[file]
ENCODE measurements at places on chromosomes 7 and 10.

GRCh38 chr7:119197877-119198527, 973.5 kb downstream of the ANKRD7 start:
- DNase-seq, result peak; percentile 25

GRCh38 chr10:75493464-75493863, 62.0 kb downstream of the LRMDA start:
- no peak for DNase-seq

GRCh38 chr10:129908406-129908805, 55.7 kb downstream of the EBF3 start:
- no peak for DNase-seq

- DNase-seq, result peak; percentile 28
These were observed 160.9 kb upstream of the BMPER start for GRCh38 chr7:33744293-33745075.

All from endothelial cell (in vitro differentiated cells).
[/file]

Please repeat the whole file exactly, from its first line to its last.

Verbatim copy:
ENCODE measurements at places on chromosomes 7 and 10.

GRCh38 chr7:119197877-119198527, 973.5 kb downstream of the ANKRD7 start:
- DNase-seq, result peak; percentile 25

GRCh38 chr10:75493464-75493863, 62.0 kb downstream of the LRMDA start:
- no peak for DNase-seq

GRCh38 chr10:129908406-129908805, 55.7 kb downstream of the EBF3 start:
- no peak for DNase-seq

- DNase-seq, result peak; percentile 28
These were observed 160.9 kb upstream of the BMPER start for GRCh38 chr7:33744293-33745075.

All from endothelial cell (in vitro differentiated cells).